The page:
| NEW YORK
NEW YORK May 22 An industry-funded watchdog is
beefing up its aging technology as it takes on broader oversight
of U.S. stock trading and seeks to manage both a new
surveillance program and data-collection system that will usher
in an era of big data on Wall Street.
The Financial Industry Regulatory Authority is preparing to
build the initial phases of a mammoth broker data-collection
system in 2015 known as the Comprehensive Automated Risk Data
System, or CARDS, pending approval from the U.S. Securities and
FINRA also is one of 10 bidders to run the consolidated
audit trail, or CAT, an industry-wide order-tracking system that
will replace an existing FINRA system. The SEC ordered the CAT
after it took months for regulators to reconstruct trading
during the "flash crash" in May 2010.
The number of people employed by FINRA in technology has
grown to about 1,100 from several hundred a few years ago as the
regulator won surveillance responsibilities away from the stock
exchanges and related efforts, said Steven Randich, chief
information officer at the agency.
The jump in FINRA's technology staffing comes after major
glitches that roiled trading on Wall Street, including the
bungled Facebook IPO and the sale of brokerage Knight Capital
after a trading loss of more than $460 million - both in 2012 -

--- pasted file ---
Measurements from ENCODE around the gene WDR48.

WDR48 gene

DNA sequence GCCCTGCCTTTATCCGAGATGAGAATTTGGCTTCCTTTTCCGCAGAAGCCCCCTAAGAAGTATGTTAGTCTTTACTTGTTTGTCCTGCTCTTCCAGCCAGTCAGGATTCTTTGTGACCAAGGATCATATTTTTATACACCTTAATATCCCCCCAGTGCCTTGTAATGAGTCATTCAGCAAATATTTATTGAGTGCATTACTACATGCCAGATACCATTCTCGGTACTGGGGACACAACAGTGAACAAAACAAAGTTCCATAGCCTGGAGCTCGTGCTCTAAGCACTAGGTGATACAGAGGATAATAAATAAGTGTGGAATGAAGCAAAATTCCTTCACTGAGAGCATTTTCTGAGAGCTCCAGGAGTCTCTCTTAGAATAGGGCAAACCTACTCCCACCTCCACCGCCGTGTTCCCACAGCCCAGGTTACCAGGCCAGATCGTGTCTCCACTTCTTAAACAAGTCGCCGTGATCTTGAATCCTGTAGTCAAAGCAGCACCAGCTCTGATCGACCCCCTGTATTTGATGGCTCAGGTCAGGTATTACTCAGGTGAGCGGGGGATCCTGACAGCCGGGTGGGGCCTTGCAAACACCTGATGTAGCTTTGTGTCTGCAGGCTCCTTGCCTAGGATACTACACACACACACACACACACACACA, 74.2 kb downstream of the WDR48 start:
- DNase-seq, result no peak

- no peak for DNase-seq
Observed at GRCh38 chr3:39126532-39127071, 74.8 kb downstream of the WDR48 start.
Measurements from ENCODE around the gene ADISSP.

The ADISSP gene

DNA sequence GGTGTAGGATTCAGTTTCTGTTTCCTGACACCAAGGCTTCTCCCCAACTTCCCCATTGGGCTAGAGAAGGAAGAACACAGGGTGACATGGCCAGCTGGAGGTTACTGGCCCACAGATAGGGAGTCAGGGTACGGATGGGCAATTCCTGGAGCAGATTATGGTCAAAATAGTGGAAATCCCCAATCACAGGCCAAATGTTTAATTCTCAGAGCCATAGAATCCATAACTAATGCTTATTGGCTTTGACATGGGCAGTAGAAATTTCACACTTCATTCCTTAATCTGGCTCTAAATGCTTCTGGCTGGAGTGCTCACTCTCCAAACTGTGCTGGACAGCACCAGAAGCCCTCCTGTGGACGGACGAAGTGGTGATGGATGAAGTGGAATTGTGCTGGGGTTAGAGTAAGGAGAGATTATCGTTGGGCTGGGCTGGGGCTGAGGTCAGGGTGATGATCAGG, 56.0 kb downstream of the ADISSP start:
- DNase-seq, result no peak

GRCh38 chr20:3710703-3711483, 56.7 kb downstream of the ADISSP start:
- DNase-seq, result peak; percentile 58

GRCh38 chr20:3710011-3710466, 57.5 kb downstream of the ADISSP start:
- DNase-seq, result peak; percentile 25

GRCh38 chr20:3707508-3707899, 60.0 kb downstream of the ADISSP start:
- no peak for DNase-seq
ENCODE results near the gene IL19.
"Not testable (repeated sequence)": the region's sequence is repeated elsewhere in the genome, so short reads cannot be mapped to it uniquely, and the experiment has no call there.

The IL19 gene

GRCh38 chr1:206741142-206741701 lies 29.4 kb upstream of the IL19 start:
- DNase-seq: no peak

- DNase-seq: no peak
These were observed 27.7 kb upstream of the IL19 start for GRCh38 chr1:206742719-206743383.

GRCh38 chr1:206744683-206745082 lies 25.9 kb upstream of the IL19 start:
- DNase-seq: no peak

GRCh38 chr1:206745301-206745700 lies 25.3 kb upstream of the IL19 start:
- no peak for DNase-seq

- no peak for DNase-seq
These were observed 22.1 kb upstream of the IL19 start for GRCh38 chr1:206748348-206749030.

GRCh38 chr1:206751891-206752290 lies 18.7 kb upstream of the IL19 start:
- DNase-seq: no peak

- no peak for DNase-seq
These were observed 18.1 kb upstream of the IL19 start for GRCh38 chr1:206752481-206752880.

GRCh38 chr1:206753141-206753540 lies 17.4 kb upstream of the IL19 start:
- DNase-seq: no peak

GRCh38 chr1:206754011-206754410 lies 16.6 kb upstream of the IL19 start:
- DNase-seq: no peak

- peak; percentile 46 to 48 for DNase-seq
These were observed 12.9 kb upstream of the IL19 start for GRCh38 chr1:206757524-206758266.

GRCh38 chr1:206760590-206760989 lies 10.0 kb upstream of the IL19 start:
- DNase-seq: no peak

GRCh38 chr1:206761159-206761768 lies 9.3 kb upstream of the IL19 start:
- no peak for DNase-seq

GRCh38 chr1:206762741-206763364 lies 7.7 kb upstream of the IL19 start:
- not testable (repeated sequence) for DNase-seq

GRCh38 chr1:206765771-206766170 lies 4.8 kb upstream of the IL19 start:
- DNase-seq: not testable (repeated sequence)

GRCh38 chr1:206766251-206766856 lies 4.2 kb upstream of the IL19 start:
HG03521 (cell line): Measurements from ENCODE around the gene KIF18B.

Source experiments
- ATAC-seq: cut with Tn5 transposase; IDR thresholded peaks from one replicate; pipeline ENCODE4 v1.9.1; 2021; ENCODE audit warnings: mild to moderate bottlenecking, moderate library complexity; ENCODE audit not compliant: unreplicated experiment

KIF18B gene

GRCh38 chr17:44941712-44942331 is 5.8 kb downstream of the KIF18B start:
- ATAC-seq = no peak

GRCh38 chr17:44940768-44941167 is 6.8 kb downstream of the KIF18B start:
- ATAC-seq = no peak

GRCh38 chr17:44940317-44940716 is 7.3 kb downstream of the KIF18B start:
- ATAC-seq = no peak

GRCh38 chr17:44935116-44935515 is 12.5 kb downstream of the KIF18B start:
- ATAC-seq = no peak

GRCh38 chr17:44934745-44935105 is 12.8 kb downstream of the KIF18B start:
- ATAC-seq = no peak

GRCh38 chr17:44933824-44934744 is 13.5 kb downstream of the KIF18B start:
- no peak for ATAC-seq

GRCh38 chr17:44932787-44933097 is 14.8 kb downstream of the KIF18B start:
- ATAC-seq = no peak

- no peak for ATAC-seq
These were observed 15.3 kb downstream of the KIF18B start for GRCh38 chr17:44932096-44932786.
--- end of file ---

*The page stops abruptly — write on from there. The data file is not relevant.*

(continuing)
and a three-hour trading halt on Nasdaq last year.
FINRA was not to blame for the incidents, but they put
technology front and center on Wall Street. The CAT is likely to
be the second-biggest data center after the National Security
Chairman and Chief Executive Officer Richard Ketchum said
FINRA has increased its technology staff the past three to four
years, both through new hires and converting contractors to
"We have completely overhauled our technology side," he told
reporters on Tuesday at FINRA's annual conference in Washington.
FINRA has been overhauling its tech team by aggressively
hiring people with expertise in cloud computing and managing
systems that store and process massive amounts of data, he said.
Ketchum pointed to the hiring a year ago of Randich, who
formerly worked at Citigroup Inc and Nasdaq OMX Group.
Randich acknowledged on Wednesday that FINRA's technology
has not been ideal. Technology was outsourced in the past, which
did not allow FINRA to control and manage it well, he said.
"It was a bad idea, and we suffered the consequences, which
is why we brought it in," Randich said on the sidelines of an
Inside Market Data conference in New York.
Randich said the scale and capacity of FINRA's existing
technology was constrained. It was also hampered because the
regulator interacted with securities firms as silos, or isolated
cases, which Randich expects to change.
"I'm trying to consolidate all of that, so that the firms
are dealing with FINRA in a much more automated (way), less
paper, less forms and more automatic transmissions," he said.
(Reporting by Herbert Lash and Suzanne Barlyn; Editing by Jan